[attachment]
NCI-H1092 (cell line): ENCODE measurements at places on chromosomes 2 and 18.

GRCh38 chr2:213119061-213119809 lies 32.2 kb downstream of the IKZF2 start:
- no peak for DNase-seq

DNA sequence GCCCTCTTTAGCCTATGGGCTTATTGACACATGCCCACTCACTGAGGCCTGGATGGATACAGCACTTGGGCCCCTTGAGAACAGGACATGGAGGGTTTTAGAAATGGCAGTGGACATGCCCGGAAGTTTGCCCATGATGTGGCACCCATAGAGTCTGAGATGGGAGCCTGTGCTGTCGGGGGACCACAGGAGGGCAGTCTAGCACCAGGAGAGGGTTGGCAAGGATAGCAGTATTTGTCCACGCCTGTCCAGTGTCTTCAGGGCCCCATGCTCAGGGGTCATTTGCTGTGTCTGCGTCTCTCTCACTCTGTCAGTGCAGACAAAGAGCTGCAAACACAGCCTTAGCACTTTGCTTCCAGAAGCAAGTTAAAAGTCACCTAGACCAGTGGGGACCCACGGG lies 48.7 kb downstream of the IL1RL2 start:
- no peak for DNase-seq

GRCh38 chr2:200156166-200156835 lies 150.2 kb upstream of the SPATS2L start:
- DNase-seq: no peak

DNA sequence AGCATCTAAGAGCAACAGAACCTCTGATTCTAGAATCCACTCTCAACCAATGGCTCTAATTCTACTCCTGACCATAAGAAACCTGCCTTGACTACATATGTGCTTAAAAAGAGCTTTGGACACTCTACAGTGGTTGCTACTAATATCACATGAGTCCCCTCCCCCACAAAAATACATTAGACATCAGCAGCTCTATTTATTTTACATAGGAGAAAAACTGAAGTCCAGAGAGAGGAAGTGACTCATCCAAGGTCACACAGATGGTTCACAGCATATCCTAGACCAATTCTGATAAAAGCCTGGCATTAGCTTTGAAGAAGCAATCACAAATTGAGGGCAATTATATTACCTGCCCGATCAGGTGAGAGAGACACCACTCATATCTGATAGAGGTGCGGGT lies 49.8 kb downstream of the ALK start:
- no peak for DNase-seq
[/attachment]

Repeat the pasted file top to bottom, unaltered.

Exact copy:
NCI-H1092 (cell line): ENCODE measurements at places on chromosomes 2 and 18.

GRCh38 chr2:213119061-213119809 lies 32.2 kb downstream of the IKZF2 start:
- no peak for DNase-seq

DNA sequence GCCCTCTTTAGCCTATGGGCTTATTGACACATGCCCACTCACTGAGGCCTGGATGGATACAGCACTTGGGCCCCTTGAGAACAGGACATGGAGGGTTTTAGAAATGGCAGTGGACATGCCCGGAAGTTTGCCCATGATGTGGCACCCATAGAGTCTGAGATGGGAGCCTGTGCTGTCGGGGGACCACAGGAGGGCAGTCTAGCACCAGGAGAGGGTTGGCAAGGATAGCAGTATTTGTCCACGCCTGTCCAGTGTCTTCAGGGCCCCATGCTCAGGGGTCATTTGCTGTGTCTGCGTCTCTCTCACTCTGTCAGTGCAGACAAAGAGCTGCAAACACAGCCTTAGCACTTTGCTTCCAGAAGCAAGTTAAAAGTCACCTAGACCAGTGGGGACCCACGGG lies 48.7 kb downstream of the IL1RL2 start:
- no peak for DNase-seq

GRCh38 chr2:200156166-200156835 lies 150.2 kb upstream of the SPATS2L start:
- DNase-seq: no peak

DNA sequence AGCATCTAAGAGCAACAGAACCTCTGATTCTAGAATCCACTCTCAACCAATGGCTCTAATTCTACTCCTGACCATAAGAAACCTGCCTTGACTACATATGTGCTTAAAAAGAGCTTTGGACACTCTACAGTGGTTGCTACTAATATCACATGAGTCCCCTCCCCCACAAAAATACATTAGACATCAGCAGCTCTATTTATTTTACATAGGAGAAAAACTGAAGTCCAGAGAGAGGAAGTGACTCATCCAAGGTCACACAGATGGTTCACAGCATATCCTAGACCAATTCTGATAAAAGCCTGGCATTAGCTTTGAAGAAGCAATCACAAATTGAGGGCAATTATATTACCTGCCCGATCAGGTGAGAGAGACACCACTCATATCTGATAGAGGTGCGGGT lies 49.8 kb downstream of the ALK start:
- no peak for DNase-seq